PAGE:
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TWO GREAT DANES: A REVIEW OF TWO TIMOTHY DANE BOOKS BY WILLIAM ARD


William Ard stands with the top writers from the postwar paperback era. In ten years he wrote close to forty books before cancer cut him down in his thirties. One of his most popular characters was New York detective Timothy Dane. Stark House recently released two of the Dane books together, Cry Scandal and The Root Of His Evil that showcase Ard's immense skills.


In Cry Scandal, Dane is asked to look into the disappearance of his former partner Barney Glines (who starred in two Ard books of his own). Connected to the mystery are a group of talent agents and Broadway producers trying to figure out who is financing a scandal sheet involved in smearing and blackmailing their talent. Barney's trail leads Dane to the tabloid, presenting a question if former partner was after them or in bed with them. Whoever is behind it all has created a body or two is making plans for Timothy to be next.


Root Of His Evil reads more like an action thriller than PI tale. The manager of an obnoxious club entertainer hires Dane. The singer owes two hundred thou to a Miami bookie connected to that city's clubs and hotels and needs to pay it off so his dates down there don't get cancel. They send Dane down south to deliver the one hundred thousand to the guy bookie and collect some markers.


The bookie needs the cash to provide guns for a band of revolutionaries planning to overthrow a South American country who will provide him the rights to the gambling and hotel businesses. This puts several killers on the hunt for the suitcase of cash Dane carries creating two days of relentless fights, chases and shootouts he and a beautiful songstress have to contend with as well as a break or two of love making. With its violence, intrigue, and light touch, The Root Of His Evil has the feeling of Ian Fleming's Bond novels that were being launched a few years earlier.


Both books show the kind of writer Ard was as well as his breadth of what he could do. The Dane books are told in third person omniscient, instead of first. This helps give the feeling of the plot closing in on Dane, increasing the narrative drive. It also helps create a world unto itself weather it be the Broadway underbelly or Miami intrigue.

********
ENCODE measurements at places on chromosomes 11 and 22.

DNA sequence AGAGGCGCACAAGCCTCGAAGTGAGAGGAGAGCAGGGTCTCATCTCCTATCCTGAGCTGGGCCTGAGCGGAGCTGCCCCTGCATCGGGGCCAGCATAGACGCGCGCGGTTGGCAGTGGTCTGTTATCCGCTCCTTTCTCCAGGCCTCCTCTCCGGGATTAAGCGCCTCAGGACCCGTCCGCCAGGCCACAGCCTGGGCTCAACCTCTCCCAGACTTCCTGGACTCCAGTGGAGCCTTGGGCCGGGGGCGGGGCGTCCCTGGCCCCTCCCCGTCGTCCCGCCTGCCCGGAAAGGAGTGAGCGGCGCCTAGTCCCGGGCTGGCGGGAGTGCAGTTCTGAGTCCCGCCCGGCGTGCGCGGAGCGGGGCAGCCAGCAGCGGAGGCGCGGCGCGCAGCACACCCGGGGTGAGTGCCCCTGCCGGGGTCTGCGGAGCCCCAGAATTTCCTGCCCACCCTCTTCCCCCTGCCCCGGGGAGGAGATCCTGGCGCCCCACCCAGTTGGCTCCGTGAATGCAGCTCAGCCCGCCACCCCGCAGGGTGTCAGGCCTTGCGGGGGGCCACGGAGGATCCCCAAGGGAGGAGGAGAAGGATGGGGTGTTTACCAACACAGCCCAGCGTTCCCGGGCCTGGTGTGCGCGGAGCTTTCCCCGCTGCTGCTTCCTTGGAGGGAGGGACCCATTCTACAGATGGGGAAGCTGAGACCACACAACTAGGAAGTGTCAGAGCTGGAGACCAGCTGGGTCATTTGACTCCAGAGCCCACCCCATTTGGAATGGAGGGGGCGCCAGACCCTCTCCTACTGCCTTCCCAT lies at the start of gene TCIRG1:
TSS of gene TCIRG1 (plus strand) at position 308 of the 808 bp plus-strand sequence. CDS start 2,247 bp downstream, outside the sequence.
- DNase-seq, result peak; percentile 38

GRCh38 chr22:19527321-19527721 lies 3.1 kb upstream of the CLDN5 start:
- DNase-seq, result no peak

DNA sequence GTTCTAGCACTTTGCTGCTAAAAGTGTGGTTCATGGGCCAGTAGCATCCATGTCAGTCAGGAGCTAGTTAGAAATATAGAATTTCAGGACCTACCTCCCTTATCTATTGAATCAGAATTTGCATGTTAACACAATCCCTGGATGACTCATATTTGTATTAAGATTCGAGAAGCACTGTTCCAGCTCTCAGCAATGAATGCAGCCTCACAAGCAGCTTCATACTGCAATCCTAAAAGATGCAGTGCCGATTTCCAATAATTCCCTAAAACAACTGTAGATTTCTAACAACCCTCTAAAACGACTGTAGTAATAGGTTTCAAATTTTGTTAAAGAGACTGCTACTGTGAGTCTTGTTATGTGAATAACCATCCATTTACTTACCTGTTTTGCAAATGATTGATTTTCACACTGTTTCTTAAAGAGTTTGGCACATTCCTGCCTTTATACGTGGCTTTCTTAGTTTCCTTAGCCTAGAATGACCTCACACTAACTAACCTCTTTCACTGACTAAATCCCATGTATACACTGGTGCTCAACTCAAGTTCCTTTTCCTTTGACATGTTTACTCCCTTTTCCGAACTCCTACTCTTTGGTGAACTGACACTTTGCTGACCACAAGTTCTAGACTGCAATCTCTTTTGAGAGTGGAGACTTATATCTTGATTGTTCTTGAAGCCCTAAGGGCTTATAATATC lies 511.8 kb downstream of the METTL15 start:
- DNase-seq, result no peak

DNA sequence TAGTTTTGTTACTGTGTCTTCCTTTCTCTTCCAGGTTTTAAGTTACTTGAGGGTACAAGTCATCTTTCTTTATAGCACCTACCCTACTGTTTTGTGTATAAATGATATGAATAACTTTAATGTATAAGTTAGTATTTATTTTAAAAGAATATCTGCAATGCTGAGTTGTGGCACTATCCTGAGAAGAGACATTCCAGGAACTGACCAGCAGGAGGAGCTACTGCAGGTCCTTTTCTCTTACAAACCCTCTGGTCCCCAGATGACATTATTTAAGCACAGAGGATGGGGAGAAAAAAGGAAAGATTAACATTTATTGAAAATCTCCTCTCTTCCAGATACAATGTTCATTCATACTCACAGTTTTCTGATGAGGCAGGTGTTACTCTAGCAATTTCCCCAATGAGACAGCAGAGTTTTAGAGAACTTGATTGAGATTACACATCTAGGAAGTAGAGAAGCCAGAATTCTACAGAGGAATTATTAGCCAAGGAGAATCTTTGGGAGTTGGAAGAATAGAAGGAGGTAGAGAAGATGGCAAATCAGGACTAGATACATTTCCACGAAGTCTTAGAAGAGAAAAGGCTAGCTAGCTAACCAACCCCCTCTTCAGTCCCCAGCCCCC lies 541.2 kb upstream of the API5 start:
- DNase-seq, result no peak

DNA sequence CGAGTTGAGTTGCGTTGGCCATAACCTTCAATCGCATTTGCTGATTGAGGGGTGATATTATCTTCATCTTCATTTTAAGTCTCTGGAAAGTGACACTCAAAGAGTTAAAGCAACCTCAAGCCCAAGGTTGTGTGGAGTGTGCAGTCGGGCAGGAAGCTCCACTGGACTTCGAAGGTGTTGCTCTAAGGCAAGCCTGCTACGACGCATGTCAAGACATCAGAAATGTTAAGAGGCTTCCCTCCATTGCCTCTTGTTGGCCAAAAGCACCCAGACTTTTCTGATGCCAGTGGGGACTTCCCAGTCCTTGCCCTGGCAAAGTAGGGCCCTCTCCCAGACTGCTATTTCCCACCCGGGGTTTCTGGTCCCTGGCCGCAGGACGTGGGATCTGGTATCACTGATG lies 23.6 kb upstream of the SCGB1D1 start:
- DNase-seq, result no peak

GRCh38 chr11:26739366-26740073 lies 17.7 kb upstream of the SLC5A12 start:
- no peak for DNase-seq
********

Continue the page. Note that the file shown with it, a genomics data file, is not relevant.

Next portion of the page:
Timothy Dane is a cross between two private eye types who came out of the postwar era. Like Mickey Spillane's Mike Hammer, he can handle himself in a fight and women fall for him. In Root Of Hs Evil, he survives a knife wound that would cause most of us to bleed to death. However the third person allows less of a feeling braggadocio we get from Hammer or Shell Scott. Socially aware and more sensitive, e also shares the qualities of detectives influenced by Ross Macdonald's Lew Archer. In Cry Scandal, he mourns his relationship with Barney as he tries figure out how greed and ambition steered him down a darker path, remembering how they were earnest young partners.


William Ard was a master craftsman who found a formula to have it both ways. He knew what genre readers wanted and supplied them with sharply written action, propulsive plotting, and pretty dames. He also slipped in a dash of political awarness, brains in those pretty heads, and honest emotion. Both of these books serve a testament to his talent.



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